I started wondering – who is the real Brandon? This guy practically lives a double life. In New York he lives a very secular life, but at home he is ultra-orthodox! He wears a kippa, goes by his Jewish name, keeps fully kosher and observes all of Shabbat’s intricate laws – all so as not to disappoint his mother. 

So, who IS the real Brandon? And what about us? Don’t we all do the same thing on some level? We act kind and caring and interested on the outside, when really we’re selfish, bored, disinterested and uncaring. We show different faces to different people at different times. So who are we? 

We are Jews, and every single Jew, at his or her core, is good. We all want to do the right thing. Sometimes we can’t, for whatever reason, but deep down we want to. 

In this week’s Parshah we read about Jacob and Esau. Imagine how Jacob must have felt, dressed in Esau’s clothing and tricking his father into giving him the blessings intended for his older brother. Was this the real Jacob? The same Jacob who spent the majority of his life sitting peacefully and studying Torah? 

We are all complex individuals, but at our essence, we are all pure and good. Sometimes we have to “dress up” and show a different face, but that is not the real one. 

So who is Brandon? He is not a non-practicing Jew fooling his parents into thinking he is still religious. He is a Torah-observant Jew fooling the world into thinking that he is non-observant.

And what about us? Who are we? We are good, through and through, always trying to do better with G-d and with our brethren. 

Right now, let’s stop for a minute to let that essence shine through as we pray for our brothers and sisters, our uncles and aunts, nieces and nephews, friends and cousins, parents, children and grandchildren – everyone who is under attack in our homeland, Israel: May G-d watch over you and protect you from all harm.

*Names and details have been changed to protect the privacy of individuals

Post Election – What Now?

election 2012.jpgWhen Golda Meir was the Prime Minister of Israel, she wrote to Secretary of State Henry Kissinger, encouraging him to make Israel his priority.

He wrote back, “First I am an American citizen, second Secretary of State, and third a Jew.”

To which Golda Meir responded, "In Israel when we read, we start from the other direction!"

America has just finished a long, divided election campaign; the costliest campaign in U.S. history. Both parties and their supporters worked tirelessly, but ultimately Obama was re-elected.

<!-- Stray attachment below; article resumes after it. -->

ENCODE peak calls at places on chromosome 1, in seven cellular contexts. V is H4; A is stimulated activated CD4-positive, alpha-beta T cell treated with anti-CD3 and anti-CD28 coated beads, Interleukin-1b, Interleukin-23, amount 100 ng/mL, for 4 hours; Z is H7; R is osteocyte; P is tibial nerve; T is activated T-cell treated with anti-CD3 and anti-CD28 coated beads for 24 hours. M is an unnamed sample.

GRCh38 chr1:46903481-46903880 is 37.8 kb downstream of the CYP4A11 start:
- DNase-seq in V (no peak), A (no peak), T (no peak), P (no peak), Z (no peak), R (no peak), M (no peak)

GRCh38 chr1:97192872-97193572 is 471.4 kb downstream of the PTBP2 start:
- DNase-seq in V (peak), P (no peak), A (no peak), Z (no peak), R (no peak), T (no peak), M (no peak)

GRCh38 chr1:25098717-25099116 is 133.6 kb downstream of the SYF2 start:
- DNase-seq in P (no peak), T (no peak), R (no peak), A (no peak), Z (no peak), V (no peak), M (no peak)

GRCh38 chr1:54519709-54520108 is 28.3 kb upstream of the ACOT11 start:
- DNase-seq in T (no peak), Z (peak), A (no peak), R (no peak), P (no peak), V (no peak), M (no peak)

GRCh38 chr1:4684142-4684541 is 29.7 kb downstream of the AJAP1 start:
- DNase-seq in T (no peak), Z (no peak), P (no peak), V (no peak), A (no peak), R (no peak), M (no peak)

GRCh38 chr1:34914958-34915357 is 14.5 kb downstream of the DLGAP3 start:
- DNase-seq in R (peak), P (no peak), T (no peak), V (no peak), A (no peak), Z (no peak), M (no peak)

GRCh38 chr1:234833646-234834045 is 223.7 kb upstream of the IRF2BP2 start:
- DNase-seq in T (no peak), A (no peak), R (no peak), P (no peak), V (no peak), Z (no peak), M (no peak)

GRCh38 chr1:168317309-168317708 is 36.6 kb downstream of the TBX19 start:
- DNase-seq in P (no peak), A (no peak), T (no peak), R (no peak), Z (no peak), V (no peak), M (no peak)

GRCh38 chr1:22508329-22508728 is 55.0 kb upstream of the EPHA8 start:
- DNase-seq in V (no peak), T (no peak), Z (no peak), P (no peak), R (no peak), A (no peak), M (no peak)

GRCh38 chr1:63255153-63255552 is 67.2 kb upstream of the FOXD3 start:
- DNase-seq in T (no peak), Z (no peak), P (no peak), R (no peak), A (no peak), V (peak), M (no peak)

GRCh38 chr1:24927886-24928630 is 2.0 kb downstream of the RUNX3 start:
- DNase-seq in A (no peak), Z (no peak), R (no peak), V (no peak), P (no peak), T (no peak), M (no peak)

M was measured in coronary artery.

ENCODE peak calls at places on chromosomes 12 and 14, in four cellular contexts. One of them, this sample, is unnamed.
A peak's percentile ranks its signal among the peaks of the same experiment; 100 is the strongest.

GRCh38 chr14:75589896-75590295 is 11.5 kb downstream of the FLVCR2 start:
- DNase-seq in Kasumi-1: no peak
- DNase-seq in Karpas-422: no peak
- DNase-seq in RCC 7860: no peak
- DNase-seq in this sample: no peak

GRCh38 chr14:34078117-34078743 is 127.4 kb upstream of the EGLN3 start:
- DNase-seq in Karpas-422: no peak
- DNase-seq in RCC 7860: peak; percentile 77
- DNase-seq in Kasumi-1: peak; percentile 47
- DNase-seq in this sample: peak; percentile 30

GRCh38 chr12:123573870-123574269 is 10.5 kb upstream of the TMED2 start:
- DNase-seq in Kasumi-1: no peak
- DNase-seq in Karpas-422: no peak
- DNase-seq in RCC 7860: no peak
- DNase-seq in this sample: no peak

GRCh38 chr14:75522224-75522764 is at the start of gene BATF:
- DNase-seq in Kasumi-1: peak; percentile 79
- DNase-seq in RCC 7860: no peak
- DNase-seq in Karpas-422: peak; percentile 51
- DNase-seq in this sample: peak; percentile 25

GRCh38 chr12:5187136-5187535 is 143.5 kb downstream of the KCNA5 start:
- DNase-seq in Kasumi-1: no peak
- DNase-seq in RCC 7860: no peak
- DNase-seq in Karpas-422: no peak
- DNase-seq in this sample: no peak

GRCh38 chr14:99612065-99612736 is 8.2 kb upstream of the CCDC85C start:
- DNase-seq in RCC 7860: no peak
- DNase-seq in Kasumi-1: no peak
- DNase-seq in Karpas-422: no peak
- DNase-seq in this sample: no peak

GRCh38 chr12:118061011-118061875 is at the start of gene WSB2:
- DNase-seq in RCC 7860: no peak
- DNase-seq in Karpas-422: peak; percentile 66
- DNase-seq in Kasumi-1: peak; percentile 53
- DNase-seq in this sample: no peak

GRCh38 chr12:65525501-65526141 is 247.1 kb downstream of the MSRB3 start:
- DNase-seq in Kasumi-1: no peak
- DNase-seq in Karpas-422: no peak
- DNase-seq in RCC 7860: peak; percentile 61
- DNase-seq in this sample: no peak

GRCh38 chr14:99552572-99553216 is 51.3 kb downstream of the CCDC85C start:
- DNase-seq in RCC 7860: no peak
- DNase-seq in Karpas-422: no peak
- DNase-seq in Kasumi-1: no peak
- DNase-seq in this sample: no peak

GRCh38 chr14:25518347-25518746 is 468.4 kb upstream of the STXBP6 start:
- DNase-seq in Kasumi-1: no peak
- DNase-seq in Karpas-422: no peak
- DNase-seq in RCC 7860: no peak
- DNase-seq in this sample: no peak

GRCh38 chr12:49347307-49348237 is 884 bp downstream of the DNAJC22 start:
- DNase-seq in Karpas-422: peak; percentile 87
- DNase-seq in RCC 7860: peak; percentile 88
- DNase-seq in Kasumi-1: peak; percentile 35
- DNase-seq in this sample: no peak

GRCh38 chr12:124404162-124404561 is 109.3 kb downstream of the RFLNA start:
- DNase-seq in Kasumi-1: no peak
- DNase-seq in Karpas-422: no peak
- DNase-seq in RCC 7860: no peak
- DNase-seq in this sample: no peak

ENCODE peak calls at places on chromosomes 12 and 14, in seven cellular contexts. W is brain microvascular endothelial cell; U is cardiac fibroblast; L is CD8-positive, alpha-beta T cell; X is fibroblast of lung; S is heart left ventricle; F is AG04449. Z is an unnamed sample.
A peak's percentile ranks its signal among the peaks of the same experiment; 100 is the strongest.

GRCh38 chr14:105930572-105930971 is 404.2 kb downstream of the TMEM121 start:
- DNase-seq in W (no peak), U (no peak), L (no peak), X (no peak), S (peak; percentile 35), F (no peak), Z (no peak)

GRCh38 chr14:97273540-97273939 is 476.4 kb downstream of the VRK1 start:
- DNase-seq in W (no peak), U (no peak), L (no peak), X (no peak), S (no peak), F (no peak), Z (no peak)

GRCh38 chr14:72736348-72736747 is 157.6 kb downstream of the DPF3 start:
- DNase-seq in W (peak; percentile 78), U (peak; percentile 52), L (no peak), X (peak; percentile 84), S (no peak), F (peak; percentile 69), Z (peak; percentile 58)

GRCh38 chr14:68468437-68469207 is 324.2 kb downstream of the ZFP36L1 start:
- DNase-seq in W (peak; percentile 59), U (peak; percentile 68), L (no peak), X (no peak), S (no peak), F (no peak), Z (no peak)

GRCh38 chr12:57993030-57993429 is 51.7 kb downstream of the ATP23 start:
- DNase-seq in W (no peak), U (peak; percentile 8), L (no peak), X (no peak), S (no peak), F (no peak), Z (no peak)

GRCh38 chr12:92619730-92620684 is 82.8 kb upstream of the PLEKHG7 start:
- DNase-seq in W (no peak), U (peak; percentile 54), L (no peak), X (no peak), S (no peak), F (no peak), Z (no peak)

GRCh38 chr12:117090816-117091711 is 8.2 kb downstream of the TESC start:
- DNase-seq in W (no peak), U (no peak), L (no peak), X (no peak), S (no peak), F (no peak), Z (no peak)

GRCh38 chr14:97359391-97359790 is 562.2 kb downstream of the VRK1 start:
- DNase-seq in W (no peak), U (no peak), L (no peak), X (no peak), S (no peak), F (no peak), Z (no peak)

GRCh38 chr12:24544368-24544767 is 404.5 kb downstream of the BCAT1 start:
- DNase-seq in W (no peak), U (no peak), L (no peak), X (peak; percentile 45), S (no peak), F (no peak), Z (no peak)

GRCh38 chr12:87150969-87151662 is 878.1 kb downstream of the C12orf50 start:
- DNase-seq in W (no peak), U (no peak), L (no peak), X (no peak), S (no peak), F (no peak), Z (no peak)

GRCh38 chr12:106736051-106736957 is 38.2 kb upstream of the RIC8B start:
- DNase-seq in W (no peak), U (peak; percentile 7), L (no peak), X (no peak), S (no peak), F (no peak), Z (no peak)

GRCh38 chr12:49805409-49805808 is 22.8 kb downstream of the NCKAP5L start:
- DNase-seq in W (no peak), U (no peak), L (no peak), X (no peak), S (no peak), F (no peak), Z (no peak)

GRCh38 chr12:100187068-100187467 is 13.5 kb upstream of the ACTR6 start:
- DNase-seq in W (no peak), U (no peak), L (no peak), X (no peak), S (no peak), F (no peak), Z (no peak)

I received dozens of phone calls and emails from those who were distressed that Romney lost, as well as those who were pleased Obama won. Facebook and twitter provided a platform for everyone’s jubilation and outrage. 

When she woke up on Wednesday morning, my six-year-old daughter asked me, “Who won the election?" I looked at her in surprise, wondering how she knew anything about the election. I asked her, "Which election are you talking about?" and she said, "Obama or Romney, who won?" When I told her Obama won, she answered, "Oh man! I wanted Romney to win." 

One of the emails I received read, “I’m very depressed. Obama is going to take all our money and destroy Israel. Why bother with anything?” And it was not the only one. Many people are anxious about Israel. How will Israel fare under another term with the current administration?

One thing was clear with this election: People on both sides feel very passionately. Very few people are shrugging their shoulders saying, “It’s not what I wanted, not what I would have chosen, but it will be ok.” Most people are either thrilled and excited or angry and upset.

In this week’s Torah portion, Chayei Sara, we meet Avraham’s servant, Eliezer, who was sent to find Yitzchak a bride. He travelled to Charan, watched Rivkah at the well, and became convinced that she was the one for Yitzchak. When he meets her family, the very first thing he tells them is, “I am a servant of Avraham.”

Why?

Eliezer was a person who dedicated his entire being, heart and soul, to his master. His very essence screamed: I am nothing but a servant to my master Avraham.

We can learn from Eliezer, in terms of our relationship with G-d. The very first thing we need to be conscious of at all times is our servitude to our Creator. More important than anything else in the world, is our acknowledging, “I am a servant to G-d.”